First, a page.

Parque Kennedy

Take an Uber whenever possible

I take taxis in Lima without any issue, but I do speak Spanish fluently, haggle the fare before getting on, and act confidently to let the driver understand they have no business trying to rip me off. I also normally ask a local (a guide, the hotel) what they think is a fair rate to pay to get from one part of town to another, and use that as leverage to negotiate a fee I am comfortable paying.

Street taxis may try to rip you off, but Lima has plenty of Ubers and other Rideshare options. This is definitely the safest way to navigate around Lima, especially in the evenings.

A general rule of thumb in Lima is to take an Uber directly to your destination, especially if you are unfamiliar with the area. This will remove much of the anxiety surrounding finding the best neighborhoods and areas.

Know a little Spanish

Many people in Miraflores or San Isidro speak at least some English, but not everyone. Your travels in Lima, and all of Peru, will be easier if you can speak a little Spanish. This will help you communicate with locals, ask for help, or just converse with others.

Don’t travel to Peru without a good insurance. Check out my recommended travel insurance here.

street art in Barranco is Lima safe

Is Lima Safe For Solo (Female) Travelers?

Many solo female travelers visit Peru every single year. In general, Lima is perfectly safe for solo female travelers. However, you should take a few precautions as a female traveler while in Lima. These tips will be helpful to women traveling anywhere in South America; they are not entirely exclusive to Lima.

Stay in a nicer neighborhood

If you are a solo female traveler, you should definitely stick to one of the more well-known neighborhoods, like Miraflores. Not only will you be in a more “secure” neighborhood, but you’ll also be within walking and biking distance of some of the most popular attractions and activities.

Learn your way around

Try to get a lay of the land before you arrive in Lima, especially for your arrival at the airport. Taxi drivers can get aggressive, and things can get chaotic. If you understand where you are going and the surrounding area, you will feel much more comfortable and confident.

A good thing to do prior to your arrival is to book your transfer from the airport to your accommodation in Lima. You can do that here.

Lima nightlife

Don’t walk around alone at night

Unfortunately, most bad things happen at night in Lima. During the day, streets are bustling and full of life. But in the evening, things clear out. Many streets aren’t lit well and feel quiet and eerie later in the evening.

You should avoid walking alone at night, as this can make you a target for ill-intentioned individuals. If you plan on exploring at night, try to make friends or meet other solo travelers to partner up with.

Lima is still a fascinating city in the evening, so it’s best to meet others to enjoy this piece of the town.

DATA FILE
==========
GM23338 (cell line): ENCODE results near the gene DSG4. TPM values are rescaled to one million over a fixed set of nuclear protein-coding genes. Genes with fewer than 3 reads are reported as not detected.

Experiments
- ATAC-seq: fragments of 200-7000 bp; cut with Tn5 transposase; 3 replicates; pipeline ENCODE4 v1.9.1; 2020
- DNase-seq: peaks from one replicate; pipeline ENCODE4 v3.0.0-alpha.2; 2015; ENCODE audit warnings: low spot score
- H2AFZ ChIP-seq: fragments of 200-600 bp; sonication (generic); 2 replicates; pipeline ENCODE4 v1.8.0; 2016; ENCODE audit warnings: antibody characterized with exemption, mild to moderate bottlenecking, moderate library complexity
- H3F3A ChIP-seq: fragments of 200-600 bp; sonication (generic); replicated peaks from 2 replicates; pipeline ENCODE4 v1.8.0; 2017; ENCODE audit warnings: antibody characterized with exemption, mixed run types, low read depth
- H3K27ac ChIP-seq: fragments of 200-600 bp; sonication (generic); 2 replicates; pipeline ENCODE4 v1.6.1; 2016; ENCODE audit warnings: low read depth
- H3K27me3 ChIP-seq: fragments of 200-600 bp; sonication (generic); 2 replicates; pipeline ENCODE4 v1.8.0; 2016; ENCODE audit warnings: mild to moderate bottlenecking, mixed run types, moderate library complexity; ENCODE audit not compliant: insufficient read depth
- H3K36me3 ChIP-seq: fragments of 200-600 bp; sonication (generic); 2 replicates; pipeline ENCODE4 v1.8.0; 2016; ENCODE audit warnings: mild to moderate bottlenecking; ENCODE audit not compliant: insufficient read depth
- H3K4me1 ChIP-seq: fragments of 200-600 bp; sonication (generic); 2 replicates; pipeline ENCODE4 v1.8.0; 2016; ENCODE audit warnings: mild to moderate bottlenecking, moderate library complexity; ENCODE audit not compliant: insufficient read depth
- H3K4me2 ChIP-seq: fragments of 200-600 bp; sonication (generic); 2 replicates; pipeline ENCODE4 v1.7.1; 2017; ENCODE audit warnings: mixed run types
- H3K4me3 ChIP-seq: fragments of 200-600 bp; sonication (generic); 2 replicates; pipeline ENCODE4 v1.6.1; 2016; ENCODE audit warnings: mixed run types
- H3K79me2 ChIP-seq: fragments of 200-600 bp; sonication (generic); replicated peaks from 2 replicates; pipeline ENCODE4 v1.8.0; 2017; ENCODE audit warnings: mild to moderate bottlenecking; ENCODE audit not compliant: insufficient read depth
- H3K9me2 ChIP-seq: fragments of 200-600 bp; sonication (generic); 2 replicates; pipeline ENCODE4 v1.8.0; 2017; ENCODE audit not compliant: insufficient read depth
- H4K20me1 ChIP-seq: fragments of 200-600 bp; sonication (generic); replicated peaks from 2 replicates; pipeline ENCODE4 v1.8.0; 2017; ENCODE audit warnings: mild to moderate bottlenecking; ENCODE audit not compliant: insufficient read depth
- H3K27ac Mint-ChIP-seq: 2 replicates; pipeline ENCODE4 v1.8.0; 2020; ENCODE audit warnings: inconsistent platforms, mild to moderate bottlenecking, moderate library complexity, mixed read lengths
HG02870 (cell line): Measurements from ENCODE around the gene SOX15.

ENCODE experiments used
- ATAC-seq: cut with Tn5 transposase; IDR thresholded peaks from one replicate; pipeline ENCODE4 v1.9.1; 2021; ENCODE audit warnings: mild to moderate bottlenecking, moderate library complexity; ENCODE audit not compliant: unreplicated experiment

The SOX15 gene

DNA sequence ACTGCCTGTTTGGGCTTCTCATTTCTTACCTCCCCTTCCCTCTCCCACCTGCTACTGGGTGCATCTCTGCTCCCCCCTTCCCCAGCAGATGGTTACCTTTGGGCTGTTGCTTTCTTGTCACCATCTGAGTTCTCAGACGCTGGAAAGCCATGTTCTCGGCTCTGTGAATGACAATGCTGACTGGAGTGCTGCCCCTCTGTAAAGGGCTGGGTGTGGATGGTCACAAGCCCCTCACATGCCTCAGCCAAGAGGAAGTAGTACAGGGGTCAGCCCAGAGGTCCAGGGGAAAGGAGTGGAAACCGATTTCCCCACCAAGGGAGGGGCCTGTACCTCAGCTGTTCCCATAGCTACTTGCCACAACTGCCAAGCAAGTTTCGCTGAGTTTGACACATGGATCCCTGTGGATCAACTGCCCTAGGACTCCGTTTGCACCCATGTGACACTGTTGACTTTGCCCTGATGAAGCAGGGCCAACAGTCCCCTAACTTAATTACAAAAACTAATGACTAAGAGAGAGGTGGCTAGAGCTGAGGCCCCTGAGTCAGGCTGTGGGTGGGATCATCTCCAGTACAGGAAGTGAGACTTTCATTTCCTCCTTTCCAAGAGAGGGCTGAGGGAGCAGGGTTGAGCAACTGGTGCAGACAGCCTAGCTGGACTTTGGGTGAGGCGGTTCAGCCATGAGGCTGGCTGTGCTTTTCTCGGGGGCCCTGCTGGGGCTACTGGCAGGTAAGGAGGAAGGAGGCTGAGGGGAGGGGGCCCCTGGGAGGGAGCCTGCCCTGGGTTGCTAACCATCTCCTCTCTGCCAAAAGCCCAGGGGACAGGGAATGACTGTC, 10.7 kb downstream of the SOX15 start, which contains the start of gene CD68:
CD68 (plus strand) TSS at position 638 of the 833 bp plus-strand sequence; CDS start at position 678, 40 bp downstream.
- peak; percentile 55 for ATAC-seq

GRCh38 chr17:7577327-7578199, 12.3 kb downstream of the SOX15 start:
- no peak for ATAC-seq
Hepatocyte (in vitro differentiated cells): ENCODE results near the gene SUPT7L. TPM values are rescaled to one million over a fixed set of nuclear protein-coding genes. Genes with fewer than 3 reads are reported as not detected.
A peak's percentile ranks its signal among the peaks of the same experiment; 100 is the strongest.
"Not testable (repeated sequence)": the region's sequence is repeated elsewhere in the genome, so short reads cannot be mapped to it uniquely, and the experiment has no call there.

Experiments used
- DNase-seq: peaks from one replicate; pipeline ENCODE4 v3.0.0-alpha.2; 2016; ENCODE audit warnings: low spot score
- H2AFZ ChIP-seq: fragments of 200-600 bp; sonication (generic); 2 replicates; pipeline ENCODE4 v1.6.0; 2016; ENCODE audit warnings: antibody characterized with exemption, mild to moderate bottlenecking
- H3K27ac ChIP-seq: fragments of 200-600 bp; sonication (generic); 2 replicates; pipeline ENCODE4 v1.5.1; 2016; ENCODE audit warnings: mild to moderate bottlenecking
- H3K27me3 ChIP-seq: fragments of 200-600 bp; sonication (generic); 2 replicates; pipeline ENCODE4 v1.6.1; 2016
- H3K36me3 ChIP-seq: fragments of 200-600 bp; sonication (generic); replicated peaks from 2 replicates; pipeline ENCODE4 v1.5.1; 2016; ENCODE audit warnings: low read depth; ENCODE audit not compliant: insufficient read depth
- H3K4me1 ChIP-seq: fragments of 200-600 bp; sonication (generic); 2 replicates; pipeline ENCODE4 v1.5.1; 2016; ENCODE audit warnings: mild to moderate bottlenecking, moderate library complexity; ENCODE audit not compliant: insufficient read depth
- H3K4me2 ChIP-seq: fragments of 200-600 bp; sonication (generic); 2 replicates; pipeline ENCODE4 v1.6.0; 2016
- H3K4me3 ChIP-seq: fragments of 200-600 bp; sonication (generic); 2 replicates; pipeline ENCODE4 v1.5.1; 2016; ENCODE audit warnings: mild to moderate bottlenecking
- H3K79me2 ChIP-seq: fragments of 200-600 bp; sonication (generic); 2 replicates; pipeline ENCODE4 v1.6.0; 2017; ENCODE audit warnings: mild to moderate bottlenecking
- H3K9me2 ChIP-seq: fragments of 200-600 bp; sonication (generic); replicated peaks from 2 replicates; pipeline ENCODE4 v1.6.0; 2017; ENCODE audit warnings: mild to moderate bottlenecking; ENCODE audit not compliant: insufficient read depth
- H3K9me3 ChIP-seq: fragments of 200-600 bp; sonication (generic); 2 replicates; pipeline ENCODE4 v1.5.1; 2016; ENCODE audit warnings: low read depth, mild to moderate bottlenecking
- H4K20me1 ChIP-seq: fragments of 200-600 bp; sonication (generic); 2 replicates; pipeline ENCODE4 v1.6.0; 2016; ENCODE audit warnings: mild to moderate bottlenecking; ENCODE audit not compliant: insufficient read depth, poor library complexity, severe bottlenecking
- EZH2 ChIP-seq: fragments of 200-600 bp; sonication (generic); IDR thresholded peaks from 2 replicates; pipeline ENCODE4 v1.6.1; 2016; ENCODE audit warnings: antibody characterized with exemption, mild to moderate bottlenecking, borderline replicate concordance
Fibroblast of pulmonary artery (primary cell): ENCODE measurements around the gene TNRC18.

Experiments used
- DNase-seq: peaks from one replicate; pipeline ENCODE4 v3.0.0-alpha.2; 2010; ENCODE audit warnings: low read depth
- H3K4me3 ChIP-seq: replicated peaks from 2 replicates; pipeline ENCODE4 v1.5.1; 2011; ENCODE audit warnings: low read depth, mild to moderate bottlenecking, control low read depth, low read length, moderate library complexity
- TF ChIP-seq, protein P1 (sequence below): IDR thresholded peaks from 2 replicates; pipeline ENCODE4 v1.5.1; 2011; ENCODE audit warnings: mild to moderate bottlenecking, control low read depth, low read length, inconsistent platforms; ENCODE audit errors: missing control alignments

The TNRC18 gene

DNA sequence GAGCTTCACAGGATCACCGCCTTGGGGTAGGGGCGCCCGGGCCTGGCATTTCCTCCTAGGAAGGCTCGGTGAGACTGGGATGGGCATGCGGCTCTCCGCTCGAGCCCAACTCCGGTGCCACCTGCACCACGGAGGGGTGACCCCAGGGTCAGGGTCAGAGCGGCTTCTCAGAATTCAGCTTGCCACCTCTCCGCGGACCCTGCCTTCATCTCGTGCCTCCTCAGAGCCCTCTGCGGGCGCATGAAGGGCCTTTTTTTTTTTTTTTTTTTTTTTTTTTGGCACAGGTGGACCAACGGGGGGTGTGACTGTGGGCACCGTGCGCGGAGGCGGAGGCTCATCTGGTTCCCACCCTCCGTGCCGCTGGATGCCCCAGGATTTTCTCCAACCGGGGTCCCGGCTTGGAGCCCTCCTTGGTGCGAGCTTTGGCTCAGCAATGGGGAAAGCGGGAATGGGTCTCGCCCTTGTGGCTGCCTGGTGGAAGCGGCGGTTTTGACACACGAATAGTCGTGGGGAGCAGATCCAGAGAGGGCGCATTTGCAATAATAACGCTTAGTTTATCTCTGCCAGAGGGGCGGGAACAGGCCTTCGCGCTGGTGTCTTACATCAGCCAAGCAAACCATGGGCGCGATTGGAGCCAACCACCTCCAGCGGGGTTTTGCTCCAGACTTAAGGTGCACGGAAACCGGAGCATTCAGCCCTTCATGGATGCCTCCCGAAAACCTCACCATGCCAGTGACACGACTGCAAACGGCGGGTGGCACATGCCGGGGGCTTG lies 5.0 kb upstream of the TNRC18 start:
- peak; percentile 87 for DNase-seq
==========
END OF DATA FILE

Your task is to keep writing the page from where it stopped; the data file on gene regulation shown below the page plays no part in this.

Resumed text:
Join guided walking tours and city tours

Guided walking and city tours are among the best ways to safely explore a city and meet other solo travelers.

Lima has tons of free as well as very budget friendly walking tours in almost all well-known neighborhoods. They also have other fun cultural activities, like cooking classes, market visits and museum tours.

If you are a solo female traveler in Lima, this is one of the best ways to experience the city while making new connections.

Check out my post The Best Day Trips From Lima.

Parque Kennedy

Don’t tell strangers your personal details

You don’t want anyone you don’t know or trust to know where you stay or your future travel plans. I tried to be vague whenever strangers asked where I was going in Lima or afterward, at least until we built up trust and a personal connection.

You can follow your intuition here. If someone is giving an off vibe, don’t let them know any more personal details about yourself, your accommodation, or your travel plans.

Don’t travel to Peru without a good insurance. Check out my recommended travel insurance here.

Conclusion: Is Lima Safe For Tourists?

So, is Lima safe? Lima has been in the news lately with safety concerns and political unrest. This is understandable, as the country and the capital are in a very vulnerable position. However, the turmoil has been on and off for many years. There are moments of peace and moments of disruption.

You definitely must pay attention to Lima’s news and current events, specifically about potential protests and riots.

That being said, Lima has so much to offer for the typical traveler, whether it’s food, culture, or city views. You can still enjoy your time in Lima by practicing customary safety precautions.

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Is Lima safe? Read this post for the best Lima safety tips - via @clautavani

2 thoughts on “Is Lima Safe For Tourists?”

  1. Found some interesting places to visit in Lima. Plan to visit in March 2024. Sounds like an interesting country. Also plan to see Sacred Valley, and of course, Machu Picchu. Thanks for the info.